The following example illustrates setting the configuration values in the PIC32 microcontroller on the MX3. The microcontroller configuration should be done in a single source file in the project, and is typically done in the ‘main’ project source file. This example sets all configuration values to valid values for the MX3 board. It sets the system clock for processor operation at 80Mhz, and the peripheral bus at 10Mhz. This example is for use with MPLAB. Configuration variables are set by the boot loader in the MPIDE system.

/* ------------------------------------------------------------ */
/* PIC32 Configuration Settings */
/* ------------------------------------------------------------ */
/* Oscillator Settings
*/
#pragma config FNOSC = PRIPLL // Oscillator selection
#pragma config POSCMOD = XT // Primary oscillator mode
#pragma config FPLLIDIV = DIV_2 // PLL input divider
#pragma config FPLLMUL = MUL_20 // PLL multiplier
#pragma config FPLLODIV = DIV_1 // PLL output divider
#pragma config FPBDIV = DIV_8 // Peripheral bus clock divider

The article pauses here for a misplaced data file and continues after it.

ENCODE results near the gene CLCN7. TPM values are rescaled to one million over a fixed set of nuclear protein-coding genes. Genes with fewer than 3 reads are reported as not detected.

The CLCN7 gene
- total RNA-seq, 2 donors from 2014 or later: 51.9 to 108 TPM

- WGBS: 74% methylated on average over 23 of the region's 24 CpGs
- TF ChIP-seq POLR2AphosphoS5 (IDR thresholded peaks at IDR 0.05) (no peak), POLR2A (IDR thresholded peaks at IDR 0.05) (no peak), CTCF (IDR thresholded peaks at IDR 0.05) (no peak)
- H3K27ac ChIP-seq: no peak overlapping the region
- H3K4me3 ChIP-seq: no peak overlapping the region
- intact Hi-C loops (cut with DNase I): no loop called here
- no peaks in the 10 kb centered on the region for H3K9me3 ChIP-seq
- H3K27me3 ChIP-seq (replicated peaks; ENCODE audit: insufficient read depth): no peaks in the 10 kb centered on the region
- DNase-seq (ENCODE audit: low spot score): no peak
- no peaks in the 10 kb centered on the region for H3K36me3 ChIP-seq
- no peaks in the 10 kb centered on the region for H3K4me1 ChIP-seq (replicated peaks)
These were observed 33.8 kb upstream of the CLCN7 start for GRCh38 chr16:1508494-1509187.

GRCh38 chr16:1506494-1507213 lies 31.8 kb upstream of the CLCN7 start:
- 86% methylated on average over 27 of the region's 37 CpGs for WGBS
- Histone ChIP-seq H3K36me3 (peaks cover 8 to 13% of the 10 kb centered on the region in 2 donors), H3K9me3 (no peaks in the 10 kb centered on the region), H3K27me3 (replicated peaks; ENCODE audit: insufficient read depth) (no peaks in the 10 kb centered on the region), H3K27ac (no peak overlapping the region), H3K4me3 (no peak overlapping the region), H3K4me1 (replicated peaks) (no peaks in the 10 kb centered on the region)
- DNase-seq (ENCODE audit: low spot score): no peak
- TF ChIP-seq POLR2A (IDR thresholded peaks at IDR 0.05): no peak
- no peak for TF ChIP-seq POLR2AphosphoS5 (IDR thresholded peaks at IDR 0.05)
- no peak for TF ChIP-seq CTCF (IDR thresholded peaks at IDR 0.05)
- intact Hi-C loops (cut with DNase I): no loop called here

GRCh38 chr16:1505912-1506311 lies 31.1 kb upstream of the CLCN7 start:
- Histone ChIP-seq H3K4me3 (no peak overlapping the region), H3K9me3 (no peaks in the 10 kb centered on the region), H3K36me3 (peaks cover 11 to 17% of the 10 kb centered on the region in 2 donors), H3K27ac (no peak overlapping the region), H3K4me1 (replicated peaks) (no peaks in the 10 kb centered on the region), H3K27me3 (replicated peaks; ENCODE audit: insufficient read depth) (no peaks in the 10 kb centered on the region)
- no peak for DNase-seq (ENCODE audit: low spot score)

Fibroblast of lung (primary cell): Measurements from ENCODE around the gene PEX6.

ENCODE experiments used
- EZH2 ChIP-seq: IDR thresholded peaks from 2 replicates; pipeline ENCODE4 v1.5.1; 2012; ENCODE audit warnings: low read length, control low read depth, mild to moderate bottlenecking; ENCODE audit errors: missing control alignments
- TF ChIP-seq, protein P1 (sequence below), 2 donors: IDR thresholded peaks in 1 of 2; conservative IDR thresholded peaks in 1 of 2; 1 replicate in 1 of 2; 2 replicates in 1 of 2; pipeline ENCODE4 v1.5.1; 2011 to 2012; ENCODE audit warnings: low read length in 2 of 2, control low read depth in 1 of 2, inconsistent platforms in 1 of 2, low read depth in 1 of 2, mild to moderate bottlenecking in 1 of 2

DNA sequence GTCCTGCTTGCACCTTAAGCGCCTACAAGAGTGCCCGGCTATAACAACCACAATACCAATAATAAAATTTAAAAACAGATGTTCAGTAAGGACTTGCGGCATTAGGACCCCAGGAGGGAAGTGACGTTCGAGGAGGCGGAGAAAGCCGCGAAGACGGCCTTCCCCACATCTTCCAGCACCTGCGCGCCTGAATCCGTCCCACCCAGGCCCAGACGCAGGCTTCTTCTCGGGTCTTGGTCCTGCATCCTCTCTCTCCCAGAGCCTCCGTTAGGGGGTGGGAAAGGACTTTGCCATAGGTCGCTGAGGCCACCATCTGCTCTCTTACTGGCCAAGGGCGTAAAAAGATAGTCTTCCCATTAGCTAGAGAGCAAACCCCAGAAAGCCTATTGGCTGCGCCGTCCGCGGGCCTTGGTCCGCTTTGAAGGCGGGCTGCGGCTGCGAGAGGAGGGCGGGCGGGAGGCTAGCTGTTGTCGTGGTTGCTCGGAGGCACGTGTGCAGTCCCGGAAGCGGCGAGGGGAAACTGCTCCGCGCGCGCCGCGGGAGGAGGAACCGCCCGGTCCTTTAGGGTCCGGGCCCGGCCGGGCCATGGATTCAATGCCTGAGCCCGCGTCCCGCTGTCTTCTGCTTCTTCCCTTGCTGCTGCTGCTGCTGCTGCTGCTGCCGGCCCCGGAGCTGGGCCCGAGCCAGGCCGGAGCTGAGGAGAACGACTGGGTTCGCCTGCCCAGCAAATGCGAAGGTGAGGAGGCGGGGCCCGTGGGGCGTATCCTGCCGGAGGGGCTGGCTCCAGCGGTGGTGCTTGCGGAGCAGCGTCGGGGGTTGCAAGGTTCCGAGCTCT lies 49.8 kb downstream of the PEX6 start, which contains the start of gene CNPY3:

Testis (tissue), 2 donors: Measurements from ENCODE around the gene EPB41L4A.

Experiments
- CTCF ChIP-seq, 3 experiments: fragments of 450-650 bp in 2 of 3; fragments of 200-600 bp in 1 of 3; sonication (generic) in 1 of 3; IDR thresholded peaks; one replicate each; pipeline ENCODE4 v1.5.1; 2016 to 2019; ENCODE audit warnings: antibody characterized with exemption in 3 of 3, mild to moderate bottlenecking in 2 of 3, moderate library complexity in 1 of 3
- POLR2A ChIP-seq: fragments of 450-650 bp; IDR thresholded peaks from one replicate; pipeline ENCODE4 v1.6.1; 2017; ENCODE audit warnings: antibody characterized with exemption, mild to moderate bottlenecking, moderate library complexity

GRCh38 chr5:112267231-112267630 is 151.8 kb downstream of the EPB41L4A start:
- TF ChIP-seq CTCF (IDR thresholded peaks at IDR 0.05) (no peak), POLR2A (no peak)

#pragma config FSOSCEN = OFF // Secondary oscillator enable
/* Clock control settings
*/
#pragma config IESO = OFF // Internal/external clock switchover
#pragma config FCKSM = CSDCMD // Clock switching (CSx)/Clock monitor (CMx)
#pragma config OSCIOFNC = OFF // Clock output on OSCO pin enable
/* Other Peripheral Device settings
*/
#pragma config FWDTEN = OFF // Watchdog timer enable
#pragma config WDTPS = PS1024 // Watchdog timer post-scaler
/* Code Protection settings
*/
#pragma config CP = OFF // Code protection
#pragma config BWP = OFF // Boot flash write protect
#pragma config PWP = OFF // Program flash write protect
/* Debug settings
*/
//#pragma config ICESEL = ICS_PGx2 // ICE pin selection

Appendix C: Connector Pinout Tables

Arranged by Microcontroller Pin Number

PIC32 Pin # Connector Pin # Digital Pin # MCU Bit Port PIC32 Signal Name Notes
1 JA-08 5 RE05 PMD5/RE5
2 JA-09 6 RE06 PMD6/RE6
3 JA-10 7 RE07 PMD7/RE7
4 JE-04 35 RG06 SCK2/PMA5/CN8/RG6
5 JE-03 34 RG07 SDI2/PMA5/CN9/RG7 JP6 in M position
6 JE-02 33 RG08 SDO2/PMA3/CN10/RG8 JP8 in M position
7 N/A N/A MCLR
8 JE-01 32 RG09 SS2/PMA2/CN11/RG9
9 N/A N/A VSS
10 N/A N/A VDD
11 JE-08 37 RB05 C1IN+/AN5/CN7/RB5 A8
12 JE-09 38 RB04 C1IN-/AN4/CN6/RB4 A9
13 JE-10 39 RB03 C2IN+/AN3/CN5/RB3 A10
14 JD-01 24 RB02 C2IN-/AN2/SS1/CN4/RB2 A4
15 JC-08 21 RB01 PGC1/AN1/VREF-/CVREF-/CN3/RB1 A3
16 JC-07 20 RB00 PGED1/PMA6/AN0/VREF+/CVREF+/CN2/RB0 A2
17 N/A N/A RB06 PGEC2/AN8/OCFA/RB6
18 N/A N/A RB07 PGED2/AN7/RB7
19 N/A N/A AVDD
20 N/A N/A AVSS